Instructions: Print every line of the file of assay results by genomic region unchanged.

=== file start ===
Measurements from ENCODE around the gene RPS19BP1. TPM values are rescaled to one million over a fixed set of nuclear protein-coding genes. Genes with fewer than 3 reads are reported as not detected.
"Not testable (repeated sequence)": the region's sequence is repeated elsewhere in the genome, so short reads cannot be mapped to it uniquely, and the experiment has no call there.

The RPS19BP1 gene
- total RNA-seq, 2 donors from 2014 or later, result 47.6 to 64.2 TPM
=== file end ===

Measurements from ENCODE around the gene RPS19BP1. TPM values are rescaled to one million over a fixed set of nuclear protein-coding genes. Genes with fewer than 3 reads are reported as not detected.
"Not testable (repeated sequence)": the region's sequence is repeated elsewhere in the genome, so short reads cannot be mapped to it uniquely, and the experiment has no call there.

The RPS19BP1 gene
- total RNA-seq, 2 donors from 2014 or later, result 47.6 to 64.2 TPM